An improving newark has been the car jacking capital of the country.


NW and vertical central north J is divided from central NJ by rt 78 which serves as a demarcation of weather events to further sharpen the central/north j divide.


NW jersey, especially Sussex county is the target of NYC and NE J politicians to install light rail and destroy the rural character of that section of the state.


Central NJ, east less people on top of other people. within an hour of NYC but a well kept secret. 287, rt 22 are the main arteries


Central Nj is the republican stronghold. after an election where the repub candidate lost, people cannot find anyone who voted for the winning democrat.


Central NJ west, less dense population, more hunting territory,


South jersey, north...... Sayreville to forked River....growing at a cosmic rate


South J north east has two murder capitals in camden and trenton, trenton the taxpayer provided home of well kept legislators with incredible retirement benefits and health coverage, compliments of the taxpayers. Located for a quick escape to the west should the Nj electorate ever recover from a democrat induced coma and reality escape choice republicans.


South jersey, the real SJ, Forked river to cape May.... larest aquifer in the east saves SJ from development except along the shore.


New Gretna considers Forked River to be north jersey.


South J pols always feel left out.
I like the geographical references!

One of the first things I noticed when I moved from Bergen County to Monmouth and started going to hike in the county parks is that something seemed very different in the woods. I couldn't put my finger on it at first, and finally it dawned on me--down here there are no rocks in the soil. No rocks. In Bergen County, there are rocks everywhere. The ground is full of rocks, so much so that all through Bergen County there are stone walls and remnants of old stone walls from back in the days when the Dutch farmers were clearing the land to farm and took all those rocks and piled them into unmortared stone boundaries.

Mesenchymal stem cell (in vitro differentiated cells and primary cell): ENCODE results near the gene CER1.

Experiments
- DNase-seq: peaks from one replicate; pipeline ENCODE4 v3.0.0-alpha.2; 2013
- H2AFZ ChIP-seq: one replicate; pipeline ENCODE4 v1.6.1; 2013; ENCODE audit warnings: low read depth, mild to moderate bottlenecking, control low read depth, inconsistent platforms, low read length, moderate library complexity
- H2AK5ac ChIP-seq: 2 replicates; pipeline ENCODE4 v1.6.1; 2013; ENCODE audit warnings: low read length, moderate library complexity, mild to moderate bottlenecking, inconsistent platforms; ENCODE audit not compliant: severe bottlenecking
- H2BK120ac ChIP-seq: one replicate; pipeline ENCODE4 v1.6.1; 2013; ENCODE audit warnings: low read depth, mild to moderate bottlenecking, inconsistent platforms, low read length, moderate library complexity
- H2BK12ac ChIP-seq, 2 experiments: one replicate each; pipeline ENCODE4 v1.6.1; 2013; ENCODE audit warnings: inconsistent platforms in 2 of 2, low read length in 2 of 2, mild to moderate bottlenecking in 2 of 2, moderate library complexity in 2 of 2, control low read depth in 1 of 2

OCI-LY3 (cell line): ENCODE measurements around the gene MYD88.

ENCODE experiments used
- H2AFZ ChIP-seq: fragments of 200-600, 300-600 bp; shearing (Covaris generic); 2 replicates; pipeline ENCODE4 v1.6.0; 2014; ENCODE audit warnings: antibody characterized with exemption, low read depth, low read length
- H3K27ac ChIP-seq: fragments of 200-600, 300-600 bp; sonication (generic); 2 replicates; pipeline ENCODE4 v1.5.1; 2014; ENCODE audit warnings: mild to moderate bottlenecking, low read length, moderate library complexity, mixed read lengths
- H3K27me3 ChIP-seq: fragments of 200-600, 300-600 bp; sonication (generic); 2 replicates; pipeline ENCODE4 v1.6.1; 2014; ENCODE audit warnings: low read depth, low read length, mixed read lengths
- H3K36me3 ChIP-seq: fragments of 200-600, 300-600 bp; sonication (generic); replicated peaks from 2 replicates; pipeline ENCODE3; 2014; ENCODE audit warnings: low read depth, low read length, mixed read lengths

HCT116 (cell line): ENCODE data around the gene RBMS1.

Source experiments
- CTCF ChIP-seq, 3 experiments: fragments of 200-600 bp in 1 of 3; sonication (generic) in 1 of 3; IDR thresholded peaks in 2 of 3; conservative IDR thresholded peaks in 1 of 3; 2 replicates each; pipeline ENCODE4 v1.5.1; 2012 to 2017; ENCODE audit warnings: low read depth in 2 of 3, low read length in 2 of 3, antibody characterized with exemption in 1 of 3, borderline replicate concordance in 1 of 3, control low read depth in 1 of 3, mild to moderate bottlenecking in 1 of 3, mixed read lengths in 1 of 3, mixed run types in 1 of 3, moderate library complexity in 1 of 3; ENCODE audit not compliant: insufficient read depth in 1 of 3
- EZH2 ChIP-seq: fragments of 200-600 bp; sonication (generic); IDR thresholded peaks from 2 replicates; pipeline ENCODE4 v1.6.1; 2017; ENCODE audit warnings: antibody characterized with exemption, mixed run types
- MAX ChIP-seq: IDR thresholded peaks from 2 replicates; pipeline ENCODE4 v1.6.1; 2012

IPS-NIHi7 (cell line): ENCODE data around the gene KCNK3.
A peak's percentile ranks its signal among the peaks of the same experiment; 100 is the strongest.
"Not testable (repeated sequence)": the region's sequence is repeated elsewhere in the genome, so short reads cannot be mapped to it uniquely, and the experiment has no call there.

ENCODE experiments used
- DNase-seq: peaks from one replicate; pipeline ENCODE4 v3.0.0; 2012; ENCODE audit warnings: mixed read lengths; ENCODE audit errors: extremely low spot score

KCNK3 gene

When you walk on trails through the wooded areas in Bergen and Passaic Counties, there are always rocks in the ground. Sometimes there are huge boulders. But down here in eastern Monmouth County, there is just dirt. No rocks.

It's the line where the glaciers ended and left the rocks they had pushed.
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Old 08-03-2017, 01:59 PM
 
10,316 posts, read 7,628,313 times
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I'm still baffled that people think Union County is in central NJ. I know not everyone does, but I personally can't believe some do. Half of Newark Airport is in Elizabeth. It's not a large enough county IMO to call some of it north and some central. I live here and consider it north.

For whatever that's worth. Haha.
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Old 08-03-2017, 02:17 PM
 
5,767 posts, read 9,235,503 times
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Quote:
Originally Posted by ansky View Post
There are HUGE difference between the different regions of NJ.

North Jersey is very diverse in terms of demographics. South Jersey is predominantly white aside from the urban centers of Camden, Vineland, and AC.

North Jersey is very densely populated (with the exception of Sussex county). South Jersey is predominantly rural, particularly along the route 206 corridor between Bordentown and Hammonton. Driving along this stretch of road makes you feel like you are in Indiana or some rural midwestern area.

North Jersey is generally much more wealthy and has a better economy than South Jersey (much more unemployment South).

North Jersey has more to offer in terms of culture and entertainment, nightlife, etc.

Those are just a few things that come to mind. Central NJ is where the 2 kind of blend together. Central NJ is where you'll find the "cookie cutter" neighborhoods, strip malls, etc. Typical suburbia, equivalent to what you find outside of most major cities.